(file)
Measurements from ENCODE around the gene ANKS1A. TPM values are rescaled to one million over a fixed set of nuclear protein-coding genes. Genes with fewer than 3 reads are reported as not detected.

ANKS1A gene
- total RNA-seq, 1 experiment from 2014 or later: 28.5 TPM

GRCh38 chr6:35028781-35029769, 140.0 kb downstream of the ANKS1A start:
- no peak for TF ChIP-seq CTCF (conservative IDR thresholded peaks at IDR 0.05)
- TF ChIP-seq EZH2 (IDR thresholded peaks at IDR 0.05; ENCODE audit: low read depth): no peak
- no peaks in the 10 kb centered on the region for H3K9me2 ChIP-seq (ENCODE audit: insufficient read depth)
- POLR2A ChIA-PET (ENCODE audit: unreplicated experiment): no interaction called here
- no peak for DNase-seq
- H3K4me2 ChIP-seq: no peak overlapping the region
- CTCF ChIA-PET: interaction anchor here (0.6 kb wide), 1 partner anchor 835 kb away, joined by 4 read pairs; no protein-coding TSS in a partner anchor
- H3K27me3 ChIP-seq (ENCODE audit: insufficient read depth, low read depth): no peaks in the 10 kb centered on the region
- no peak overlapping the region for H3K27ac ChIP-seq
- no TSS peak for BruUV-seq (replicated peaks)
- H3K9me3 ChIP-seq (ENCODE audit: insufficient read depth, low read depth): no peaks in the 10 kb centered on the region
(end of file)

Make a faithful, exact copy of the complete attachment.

Measurements from ENCODE around the gene ANKS1A. TPM values are rescaled to one million over a fixed set of nuclear protein-coding genes. Genes with fewer than 3 reads are reported as not detected.

ANKS1A gene
- total RNA-seq, 1 experiment from 2014 or later: 28.5 TPM

GRCh38 chr6:35028781-35029769, 140.0 kb downstream of the ANKS1A start:
- no peak for TF ChIP-seq CTCF (conservative IDR thresholded peaks at IDR 0.05)
- TF ChIP-seq EZH2 (IDR thresholded peaks at IDR 0.05; ENCODE audit: low read depth): no peak
- no peaks in the 10 kb centered on the region for H3K9me2 ChIP-seq (ENCODE audit: insufficient read depth)
- POLR2A ChIA-PET (ENCODE audit: unreplicated experiment): no interaction called here
- no peak for DNase-seq
- H3K4me2 ChIP-seq: no peak overlapping the region
- CTCF ChIA-PET: interaction anchor here (0.6 kb wide), 1 partner anchor 835 kb away, joined by 4 read pairs; no protein-coding TSS in a partner anchor
- H3K27me3 ChIP-seq (ENCODE audit: insufficient read depth, low read depth): no peaks in the 10 kb centered on the region
- no peak overlapping the region for H3K27ac ChIP-seq
- no TSS peak for BruUV-seq (replicated peaks)
- H3K9me3 ChIP-seq (ENCODE audit: insufficient read depth, low read depth): no peaks in the 10 kb centered on the region